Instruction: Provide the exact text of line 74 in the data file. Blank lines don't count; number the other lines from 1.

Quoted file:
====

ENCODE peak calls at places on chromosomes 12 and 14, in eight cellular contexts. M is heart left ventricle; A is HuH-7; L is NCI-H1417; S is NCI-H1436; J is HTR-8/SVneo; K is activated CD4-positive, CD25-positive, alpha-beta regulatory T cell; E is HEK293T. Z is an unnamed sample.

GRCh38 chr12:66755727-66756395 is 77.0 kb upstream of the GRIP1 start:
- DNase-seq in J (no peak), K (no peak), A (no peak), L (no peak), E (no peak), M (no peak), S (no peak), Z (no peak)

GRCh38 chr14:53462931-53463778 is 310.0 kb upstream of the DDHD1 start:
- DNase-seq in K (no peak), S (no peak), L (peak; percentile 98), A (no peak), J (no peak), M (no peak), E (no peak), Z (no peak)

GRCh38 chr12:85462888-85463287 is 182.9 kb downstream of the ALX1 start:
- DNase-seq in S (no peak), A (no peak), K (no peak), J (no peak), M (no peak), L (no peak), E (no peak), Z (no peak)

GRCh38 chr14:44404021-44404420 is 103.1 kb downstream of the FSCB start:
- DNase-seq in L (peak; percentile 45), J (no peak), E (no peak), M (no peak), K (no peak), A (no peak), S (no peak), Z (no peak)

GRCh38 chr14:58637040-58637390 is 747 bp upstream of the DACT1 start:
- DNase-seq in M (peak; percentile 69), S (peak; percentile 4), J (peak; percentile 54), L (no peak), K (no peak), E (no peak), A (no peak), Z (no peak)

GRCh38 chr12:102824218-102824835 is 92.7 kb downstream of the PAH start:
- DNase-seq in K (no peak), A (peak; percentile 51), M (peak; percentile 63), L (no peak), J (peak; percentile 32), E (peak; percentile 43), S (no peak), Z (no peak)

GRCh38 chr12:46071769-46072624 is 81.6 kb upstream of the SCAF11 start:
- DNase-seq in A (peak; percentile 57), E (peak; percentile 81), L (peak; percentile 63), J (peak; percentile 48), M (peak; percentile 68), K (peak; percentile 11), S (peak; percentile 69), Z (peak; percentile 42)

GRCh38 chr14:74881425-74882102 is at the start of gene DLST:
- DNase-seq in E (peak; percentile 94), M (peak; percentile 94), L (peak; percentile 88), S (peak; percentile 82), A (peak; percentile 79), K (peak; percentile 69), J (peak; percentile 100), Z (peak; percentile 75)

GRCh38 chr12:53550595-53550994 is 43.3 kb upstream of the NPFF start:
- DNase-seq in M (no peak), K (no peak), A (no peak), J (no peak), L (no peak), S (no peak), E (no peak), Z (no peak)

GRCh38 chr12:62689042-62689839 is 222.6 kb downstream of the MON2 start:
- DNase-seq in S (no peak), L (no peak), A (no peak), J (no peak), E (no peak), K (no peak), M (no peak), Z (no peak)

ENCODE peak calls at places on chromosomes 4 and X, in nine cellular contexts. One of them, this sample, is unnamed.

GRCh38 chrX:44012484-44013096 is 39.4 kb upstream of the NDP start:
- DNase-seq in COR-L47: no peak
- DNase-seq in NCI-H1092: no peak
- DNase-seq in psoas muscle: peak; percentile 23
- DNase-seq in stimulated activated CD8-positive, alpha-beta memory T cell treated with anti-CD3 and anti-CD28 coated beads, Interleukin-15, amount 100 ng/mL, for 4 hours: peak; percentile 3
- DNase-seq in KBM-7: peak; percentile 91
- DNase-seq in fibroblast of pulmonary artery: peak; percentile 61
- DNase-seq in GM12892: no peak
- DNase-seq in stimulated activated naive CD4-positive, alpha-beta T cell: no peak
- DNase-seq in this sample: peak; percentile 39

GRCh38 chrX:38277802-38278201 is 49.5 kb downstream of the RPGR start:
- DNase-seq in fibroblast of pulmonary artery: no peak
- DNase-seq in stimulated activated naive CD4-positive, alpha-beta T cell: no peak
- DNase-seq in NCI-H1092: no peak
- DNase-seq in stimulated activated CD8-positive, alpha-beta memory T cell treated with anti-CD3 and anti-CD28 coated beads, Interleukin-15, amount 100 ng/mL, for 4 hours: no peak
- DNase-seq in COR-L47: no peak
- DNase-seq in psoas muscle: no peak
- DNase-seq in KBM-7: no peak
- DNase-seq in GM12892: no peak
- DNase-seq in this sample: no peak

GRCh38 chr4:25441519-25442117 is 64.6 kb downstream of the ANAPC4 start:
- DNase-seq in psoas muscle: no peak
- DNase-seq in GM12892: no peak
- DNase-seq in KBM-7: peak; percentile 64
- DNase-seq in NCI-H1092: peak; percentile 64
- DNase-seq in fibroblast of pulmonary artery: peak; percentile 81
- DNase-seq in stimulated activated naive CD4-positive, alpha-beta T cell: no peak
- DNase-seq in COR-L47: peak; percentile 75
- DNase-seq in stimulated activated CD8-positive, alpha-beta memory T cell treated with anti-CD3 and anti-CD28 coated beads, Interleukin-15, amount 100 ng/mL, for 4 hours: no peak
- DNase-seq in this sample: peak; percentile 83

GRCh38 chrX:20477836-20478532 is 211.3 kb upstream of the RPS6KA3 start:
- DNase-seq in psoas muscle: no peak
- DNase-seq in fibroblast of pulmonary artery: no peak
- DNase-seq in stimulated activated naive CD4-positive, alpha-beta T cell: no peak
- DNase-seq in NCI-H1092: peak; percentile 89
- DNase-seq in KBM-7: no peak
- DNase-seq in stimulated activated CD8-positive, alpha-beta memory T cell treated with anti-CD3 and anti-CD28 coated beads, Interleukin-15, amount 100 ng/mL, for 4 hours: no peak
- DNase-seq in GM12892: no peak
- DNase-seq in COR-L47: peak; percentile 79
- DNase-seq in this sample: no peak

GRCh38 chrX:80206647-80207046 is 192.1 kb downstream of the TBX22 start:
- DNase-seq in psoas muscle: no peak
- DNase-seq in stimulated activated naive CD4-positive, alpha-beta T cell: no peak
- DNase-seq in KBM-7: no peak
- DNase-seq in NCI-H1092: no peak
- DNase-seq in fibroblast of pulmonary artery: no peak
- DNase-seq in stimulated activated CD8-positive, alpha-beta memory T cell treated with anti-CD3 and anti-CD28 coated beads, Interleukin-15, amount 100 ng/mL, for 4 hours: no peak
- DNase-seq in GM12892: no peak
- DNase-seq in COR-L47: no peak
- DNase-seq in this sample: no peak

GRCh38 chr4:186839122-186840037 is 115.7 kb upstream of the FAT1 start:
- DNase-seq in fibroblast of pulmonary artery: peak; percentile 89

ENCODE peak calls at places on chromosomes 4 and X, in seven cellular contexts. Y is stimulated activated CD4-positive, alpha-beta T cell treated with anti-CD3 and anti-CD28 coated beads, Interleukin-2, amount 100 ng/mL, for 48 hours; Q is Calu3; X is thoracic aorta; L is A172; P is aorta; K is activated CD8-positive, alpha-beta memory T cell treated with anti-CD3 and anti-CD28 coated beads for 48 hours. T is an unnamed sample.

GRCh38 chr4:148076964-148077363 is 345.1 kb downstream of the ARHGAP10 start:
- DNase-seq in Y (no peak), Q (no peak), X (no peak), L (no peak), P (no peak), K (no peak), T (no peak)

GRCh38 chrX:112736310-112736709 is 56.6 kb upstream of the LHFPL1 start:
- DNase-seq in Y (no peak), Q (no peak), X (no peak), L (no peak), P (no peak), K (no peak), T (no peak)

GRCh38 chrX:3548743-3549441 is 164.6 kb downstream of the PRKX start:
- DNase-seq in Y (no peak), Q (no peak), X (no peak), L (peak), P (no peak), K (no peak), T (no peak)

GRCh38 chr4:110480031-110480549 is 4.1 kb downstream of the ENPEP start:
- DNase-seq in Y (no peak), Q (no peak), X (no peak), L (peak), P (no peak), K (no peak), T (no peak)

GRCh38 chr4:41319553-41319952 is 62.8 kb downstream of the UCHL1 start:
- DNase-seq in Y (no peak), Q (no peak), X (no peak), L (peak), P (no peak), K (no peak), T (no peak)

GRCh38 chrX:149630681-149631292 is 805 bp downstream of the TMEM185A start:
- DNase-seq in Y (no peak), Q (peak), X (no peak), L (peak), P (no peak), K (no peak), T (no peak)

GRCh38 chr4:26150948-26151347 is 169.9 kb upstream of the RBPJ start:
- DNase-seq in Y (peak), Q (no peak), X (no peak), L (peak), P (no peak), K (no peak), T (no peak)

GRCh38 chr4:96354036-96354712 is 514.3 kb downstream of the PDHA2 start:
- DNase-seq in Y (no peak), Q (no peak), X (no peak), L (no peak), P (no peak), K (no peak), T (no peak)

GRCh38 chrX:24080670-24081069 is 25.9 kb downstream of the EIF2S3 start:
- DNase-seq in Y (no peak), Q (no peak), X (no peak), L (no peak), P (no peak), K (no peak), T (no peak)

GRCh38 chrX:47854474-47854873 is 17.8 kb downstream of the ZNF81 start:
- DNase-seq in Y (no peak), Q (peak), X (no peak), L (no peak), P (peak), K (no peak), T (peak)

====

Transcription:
- DNase-seq in fibroblast of pulmonary artery: peak; percentile 89